Writers often find themselves stuck in the opening chapters of their novels. For some writers, the beginning is the end of their writing attempts. Why is that? Especially considering that many writers—creative and intelligent folks on the whole–have imagined a complete plot for their novel, and, in fact, may even “see” the entire story like a movie in their heads.
More often than not, the problem rests with the internal critic or internal editor voice. There’s a nagging perfectionist who sits next to us and groans every time we touch the keyboard. The critic voice urges us to make sure every word is perfect in the beginning.
Even when you’ve made it chapter two or three, the critic says, “Better go back to the beginning and make sure everything is just right before we move ahead.”
The critic’s justification may be that the opening of the story is the equivalent of a building’s foundation.
“If you put your story on a faulty foundation, it may collapse,” the critic says.
That’s sound advice. AFTER YOU’VE COMPLETED THE FIRST DRAFT! (I’m yelling at your inner critic, not at you.)
I understand: you want your novel to be perfect, but the number criteria for something to be a book is that is completed. If it’s not done, it’s not even a book.
It’s kind of like how pancakes aren’t pancakes until you have on the griddle for a minute. Before that it’s just batter that you keep over-stirring.
Pour that batter in the darn griddle!
The first draft is about getting your story out. Revision comes after that. Revision is when you can make space for your inner critic’s opinions.
When you find yourself returning to the same opening passages and honing and tweaking and polishing instead of moving forward, try this technique: write the ending. Literally.
Hit the return key a few times in your document or if you write longhand, turn to a blank page. Tell your inner critic to take a break for a couple hours and start writing the ending. Here are some prompt questions to help you get you rolling:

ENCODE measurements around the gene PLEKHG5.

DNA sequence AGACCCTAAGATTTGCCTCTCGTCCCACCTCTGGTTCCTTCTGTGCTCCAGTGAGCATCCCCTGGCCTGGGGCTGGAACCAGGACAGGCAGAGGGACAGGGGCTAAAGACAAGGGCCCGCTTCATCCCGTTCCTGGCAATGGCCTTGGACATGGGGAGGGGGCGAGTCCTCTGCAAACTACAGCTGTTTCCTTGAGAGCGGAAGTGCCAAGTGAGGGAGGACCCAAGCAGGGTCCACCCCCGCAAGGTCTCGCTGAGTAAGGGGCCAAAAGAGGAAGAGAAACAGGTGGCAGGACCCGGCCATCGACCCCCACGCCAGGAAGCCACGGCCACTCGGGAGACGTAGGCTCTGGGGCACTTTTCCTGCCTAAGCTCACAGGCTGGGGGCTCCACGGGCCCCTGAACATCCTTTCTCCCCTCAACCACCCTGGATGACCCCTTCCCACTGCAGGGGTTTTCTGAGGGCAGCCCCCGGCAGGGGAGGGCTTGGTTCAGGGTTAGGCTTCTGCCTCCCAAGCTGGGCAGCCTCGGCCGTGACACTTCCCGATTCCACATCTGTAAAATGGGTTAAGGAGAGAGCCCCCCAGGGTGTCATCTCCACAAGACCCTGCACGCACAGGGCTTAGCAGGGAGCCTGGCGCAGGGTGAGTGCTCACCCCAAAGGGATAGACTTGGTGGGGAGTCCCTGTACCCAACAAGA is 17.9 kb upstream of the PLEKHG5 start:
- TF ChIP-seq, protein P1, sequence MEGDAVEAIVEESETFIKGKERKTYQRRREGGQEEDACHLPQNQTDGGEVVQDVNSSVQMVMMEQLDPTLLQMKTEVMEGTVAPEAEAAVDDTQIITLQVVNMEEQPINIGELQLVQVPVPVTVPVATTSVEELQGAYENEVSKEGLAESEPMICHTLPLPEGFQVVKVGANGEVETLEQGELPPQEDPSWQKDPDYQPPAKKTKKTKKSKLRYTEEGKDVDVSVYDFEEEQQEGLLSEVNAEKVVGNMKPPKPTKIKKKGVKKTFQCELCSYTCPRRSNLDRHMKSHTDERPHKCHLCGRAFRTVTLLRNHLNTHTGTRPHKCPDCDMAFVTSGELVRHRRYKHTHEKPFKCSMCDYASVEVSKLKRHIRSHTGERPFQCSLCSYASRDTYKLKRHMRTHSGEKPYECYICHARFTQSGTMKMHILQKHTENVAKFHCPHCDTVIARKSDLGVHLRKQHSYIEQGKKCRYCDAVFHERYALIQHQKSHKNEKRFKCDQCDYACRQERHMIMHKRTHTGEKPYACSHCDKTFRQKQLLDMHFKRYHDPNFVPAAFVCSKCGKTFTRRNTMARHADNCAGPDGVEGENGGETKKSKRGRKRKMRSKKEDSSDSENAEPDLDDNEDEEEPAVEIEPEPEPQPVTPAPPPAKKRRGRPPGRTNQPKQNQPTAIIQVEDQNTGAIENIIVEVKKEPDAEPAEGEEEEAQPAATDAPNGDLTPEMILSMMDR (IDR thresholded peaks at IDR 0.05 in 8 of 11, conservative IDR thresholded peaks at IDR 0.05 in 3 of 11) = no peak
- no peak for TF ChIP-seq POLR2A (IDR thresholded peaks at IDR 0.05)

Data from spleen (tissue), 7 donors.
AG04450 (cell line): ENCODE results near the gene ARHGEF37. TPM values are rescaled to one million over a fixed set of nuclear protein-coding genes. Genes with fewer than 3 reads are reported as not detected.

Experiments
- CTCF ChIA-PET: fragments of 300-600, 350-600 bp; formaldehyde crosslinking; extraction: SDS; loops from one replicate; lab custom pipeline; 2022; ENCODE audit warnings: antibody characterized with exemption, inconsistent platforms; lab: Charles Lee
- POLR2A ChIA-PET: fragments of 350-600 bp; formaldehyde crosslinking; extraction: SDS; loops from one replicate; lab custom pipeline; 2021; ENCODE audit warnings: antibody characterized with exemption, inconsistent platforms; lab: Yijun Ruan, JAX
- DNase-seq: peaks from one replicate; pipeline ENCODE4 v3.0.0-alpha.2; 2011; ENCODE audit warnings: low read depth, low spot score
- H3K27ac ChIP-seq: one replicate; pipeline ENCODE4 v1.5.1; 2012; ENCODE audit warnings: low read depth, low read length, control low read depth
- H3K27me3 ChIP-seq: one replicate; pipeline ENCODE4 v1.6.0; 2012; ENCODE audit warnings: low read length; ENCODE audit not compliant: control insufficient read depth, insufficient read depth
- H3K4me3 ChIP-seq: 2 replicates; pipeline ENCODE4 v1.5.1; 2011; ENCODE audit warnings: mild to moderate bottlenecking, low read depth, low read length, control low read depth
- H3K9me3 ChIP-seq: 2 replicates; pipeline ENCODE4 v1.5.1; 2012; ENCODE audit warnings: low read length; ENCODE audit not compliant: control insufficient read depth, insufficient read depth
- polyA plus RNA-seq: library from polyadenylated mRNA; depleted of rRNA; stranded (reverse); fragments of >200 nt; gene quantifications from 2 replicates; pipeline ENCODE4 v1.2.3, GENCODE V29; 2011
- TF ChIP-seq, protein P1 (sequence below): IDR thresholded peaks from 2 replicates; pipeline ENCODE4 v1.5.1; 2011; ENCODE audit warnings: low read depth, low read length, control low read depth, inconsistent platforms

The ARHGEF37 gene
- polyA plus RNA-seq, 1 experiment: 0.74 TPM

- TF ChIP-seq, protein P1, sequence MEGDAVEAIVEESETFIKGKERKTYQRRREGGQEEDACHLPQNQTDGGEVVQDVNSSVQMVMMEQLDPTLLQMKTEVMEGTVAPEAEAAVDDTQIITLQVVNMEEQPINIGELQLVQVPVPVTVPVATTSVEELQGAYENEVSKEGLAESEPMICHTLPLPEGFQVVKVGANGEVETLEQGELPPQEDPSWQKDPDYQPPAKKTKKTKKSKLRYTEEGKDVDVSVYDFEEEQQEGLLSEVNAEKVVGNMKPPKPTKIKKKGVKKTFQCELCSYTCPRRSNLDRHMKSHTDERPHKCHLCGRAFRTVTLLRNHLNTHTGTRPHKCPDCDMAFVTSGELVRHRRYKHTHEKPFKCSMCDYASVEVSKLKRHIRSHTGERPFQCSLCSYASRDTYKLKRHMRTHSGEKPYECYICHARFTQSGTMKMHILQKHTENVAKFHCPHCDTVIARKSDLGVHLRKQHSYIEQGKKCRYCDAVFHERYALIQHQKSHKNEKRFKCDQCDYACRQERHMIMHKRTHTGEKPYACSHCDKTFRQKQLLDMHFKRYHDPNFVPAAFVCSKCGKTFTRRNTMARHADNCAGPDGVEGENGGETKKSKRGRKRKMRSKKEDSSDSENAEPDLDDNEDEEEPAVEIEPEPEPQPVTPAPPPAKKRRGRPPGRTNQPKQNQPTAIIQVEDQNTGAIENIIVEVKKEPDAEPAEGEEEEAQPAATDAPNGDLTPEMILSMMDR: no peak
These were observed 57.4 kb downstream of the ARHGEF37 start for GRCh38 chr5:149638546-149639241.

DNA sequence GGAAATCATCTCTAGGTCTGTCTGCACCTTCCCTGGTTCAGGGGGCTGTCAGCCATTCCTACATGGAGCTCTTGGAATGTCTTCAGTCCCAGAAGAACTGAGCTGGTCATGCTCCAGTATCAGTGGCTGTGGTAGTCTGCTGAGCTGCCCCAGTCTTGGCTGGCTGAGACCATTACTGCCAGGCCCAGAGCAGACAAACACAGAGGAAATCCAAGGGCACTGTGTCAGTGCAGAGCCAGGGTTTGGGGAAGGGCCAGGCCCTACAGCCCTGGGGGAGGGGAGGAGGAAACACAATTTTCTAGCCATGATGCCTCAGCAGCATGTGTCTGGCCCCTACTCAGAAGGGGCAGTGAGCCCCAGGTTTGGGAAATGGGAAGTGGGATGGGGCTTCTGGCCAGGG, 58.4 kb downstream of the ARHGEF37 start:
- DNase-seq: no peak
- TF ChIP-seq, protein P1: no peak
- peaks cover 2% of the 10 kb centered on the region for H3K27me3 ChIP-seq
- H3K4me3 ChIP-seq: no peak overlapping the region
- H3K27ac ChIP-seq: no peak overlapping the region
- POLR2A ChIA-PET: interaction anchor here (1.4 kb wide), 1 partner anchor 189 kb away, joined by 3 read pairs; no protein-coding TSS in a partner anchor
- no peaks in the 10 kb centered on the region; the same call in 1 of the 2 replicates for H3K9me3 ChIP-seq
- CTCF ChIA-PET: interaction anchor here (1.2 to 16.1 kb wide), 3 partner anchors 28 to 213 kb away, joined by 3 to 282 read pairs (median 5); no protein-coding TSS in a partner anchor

- What’s the very last image that your readers will see?
- What emotions do you want to leave with them?
- What is one unexpected thing you can weave into the ending?
- Are there any sound effects associated with your ending? (e.g. a waterfall, the clatter of keys in a lock, the whistling wind)
- If your story had a soundtrack what would the final song be?
(For a technique to help generate images for your final scene, consider incorporating Unstuck Tip #2: Snapshotting into this approach.)
I realize that some discovery writers (aka “pantsers”) may balk at this suggestion. A discovery writer may argue that they need to write from the beginning, through the middle, and discover the ending through a more linear process. I think that’s fantastic, and if you’re doing that and you’re already past the beginning in your first draft, then congratulations: this tip isn’t for you. But if you are stuck, no one will die (in real life) if you try this technique.
Here’s a secret: you may not keep this ending. It is not written in stone. (Well, unless you wrote it in stone.) You could repeat this technique more than once. You could write three endings, or six endings, or an entire novel comprised of nothing but endings.
Okay, maybe not six endings your first time out, but hopefully you get the point. By writing the ending, we’re cracking open the cage door so your creative mind can sniff the cheese of the ending and get out of the cage.
Remember: we gave your inner critic the morning off, so this isn’t an exercise where you will now begin to obsess about perfecting your ending. You’re not here to start polishing and wordsmithing. You’re only here to plant a flag on the mountain and then head back down to the village below and sherpa your plot up to the ending.
Uh oh, I think the inner critics are returning from coffee break. What are you going to tell them? Maybe you should give them the rest of the day off so you sherpa some batter all over your cheese.
Did I go too far mixing the metaphors?
Just try writing the ending. Now go write.
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